Last Updated Jun 14, 2017 10:18 AM EDT
The London apartment building that wasearly Wednesday has been the subject of resident complaints over fire safety for years.
Grenfell Tower, a 24-story building made up of 120 apartments, is believed to have had as many as 600 people inside it when the fire broke out on one of the lower floors. It is a public housing unit in the North Kensington neighborhood of London -- one of the British capital's most affluent areas.
An action group for the building's residents had complained on its blog of lax fire and safety standards at least eight times during the past three years, accusing the site's landlords, the Kensington and Chelsea Tenant Management Organization (KCTMO), of mismanagement and neglect.
In a post from November 2016 entitled, "KCTMO -- Playing with fire!" the association said, "It is a truly terrifying thought but the Grenfell Action Group firmly believe that only a catastrophic event will expose the ineptitude and incompetence of our landlord, the KCTMO, and bring an end to the dangerous living conditions and neglect of health and safety legislation that they inflict upon their tenants and leaseholders."
The blog post continued: "It is our conviction that a serious fire in a tower block or similar high density residential property is the most likely reason that those who wield power at the KCTMO will be found out and brought to justice!"
Former head of the Grenfell Tower Residents' Association, Damian Collins, told the AFP news agency Wednesday that building residents had voiced concerns about a lack of fire exits and faults in Grenfell Tower's heating and lighting systems, but that they were ignored.
"There were so many concerns," he said. "The telling thing this morning was that when I woke up, I wasn't surprised... Shocked, terrified for all the people living here, not surprised."
"If the same concerns were had in a wealthy part of Kensington and Chelsea they would have got resolved, but here they didn't get resolved," Collins said.
One young resident who escaped Wednesday's blaze told CBS News that she saw the flames spread rapidly throughout the building.
"Six minutes it took for the fire to reach six floors above the fourth," where she said it seemed to have begun. "All you could hear was people screaming 'help,' and you could see flashlights because it was dark. You could see flashlights from the windows showing that people were still at home. People were screaming, banging on the windows," she told CBS.
Another witness told Sky News that the "fire climbed up the side of the building ... as if it was paper. It flew up. It was horrifying."
Fire safety expert Dr. Angus Law put out a statement saying, "early media reports suggest that this even has similarities with other fires that have occurred recently around the world; it appears that the external cladding has significantly contributed to the spread of the fire at Grenfell Tower."
The building's external cladding was installed as part of a massive refurbishment completed by the company Rydon in May 2016, the handling of which residents had also complained about.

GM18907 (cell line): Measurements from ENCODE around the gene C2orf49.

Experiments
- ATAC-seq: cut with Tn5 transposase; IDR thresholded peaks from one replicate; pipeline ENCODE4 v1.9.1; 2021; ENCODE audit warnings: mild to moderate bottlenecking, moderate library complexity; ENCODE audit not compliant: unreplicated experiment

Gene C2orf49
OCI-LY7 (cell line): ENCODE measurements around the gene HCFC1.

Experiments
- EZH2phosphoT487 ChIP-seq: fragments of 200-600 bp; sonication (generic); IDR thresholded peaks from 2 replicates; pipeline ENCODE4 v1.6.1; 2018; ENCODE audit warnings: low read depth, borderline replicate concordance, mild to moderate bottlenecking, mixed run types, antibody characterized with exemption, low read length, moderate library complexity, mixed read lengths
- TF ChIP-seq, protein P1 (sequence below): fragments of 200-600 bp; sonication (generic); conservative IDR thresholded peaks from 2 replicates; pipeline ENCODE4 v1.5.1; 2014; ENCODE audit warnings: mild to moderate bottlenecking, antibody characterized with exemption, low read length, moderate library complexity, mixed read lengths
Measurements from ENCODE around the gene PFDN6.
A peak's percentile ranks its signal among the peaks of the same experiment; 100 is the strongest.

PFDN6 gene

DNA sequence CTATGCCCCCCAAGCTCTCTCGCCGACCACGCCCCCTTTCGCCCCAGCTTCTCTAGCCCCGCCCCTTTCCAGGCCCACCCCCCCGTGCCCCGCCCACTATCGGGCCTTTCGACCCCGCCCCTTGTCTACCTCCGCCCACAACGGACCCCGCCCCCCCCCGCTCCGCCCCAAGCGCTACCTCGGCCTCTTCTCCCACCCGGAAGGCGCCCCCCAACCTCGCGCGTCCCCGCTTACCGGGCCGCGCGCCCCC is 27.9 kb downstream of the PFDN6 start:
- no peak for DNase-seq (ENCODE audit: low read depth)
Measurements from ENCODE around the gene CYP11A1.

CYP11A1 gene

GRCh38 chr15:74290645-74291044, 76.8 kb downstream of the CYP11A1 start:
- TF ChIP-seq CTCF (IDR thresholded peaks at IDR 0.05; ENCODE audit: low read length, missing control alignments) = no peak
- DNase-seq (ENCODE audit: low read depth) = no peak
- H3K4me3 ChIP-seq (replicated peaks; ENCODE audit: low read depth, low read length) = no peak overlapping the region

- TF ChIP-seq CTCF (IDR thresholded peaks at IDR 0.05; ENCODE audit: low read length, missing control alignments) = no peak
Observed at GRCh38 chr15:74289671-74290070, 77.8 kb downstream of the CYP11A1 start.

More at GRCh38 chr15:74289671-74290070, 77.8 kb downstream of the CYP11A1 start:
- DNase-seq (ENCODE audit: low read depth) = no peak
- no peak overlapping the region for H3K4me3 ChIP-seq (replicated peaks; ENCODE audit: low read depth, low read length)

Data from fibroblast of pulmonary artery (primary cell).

Rydon issued a statement late Wednesday saying their work, "met all required building control, fire regulation and health & safety standards."
Some residents who had made it out onto the street reported having been advised to stay in their apartments in the event of a fire.
According to a newsletter sent to residents by KCTMO in May 2016, this would have been in line with the building's "stay put" fire policy at that time.
"The Fire Brigade has asked us to reinforce the message that, if there is a fire which is not inside your own home, you are generally safest to stay put in your home to begin with; the Fire Brigade will arrive very quickly if a fire is reported," the newsletter said.
"The only reason you should leave your home is if the fire is inside your home... If there is a fire in the block near your flat, and you believe you are at risk and would prefer to evacuate the building, then please do so using the stairs and wait outside the building for the Fire Brigade to arrive," the newsletter continued.
Responding to questions about Grenfell Tower's fire safety standards, London Mayor Sadiq Khan told the BBC on Wednesday that, "what we can't have is a situation where people's safety is put at risk because of bad advice being given or, if it is the case, as has been alleged, of tower blocks not being properly serviced or maintained."
London's fire commissioner Dany Cotton called the fire, in which at least six people were killed, an "unprecedented event," saying it was unlike anything she had seen in her 29-year career.
"There are kids that are literally just being thrown out of the balcony, people throwing themselves out of the balcony just so they don't get burned," resident Samira Awil told CBS News. "They thought that the fire brigade, the ambulance, the police would be able to catch the kids. Panic set in… there were a lot of casualties. A lot of bodies."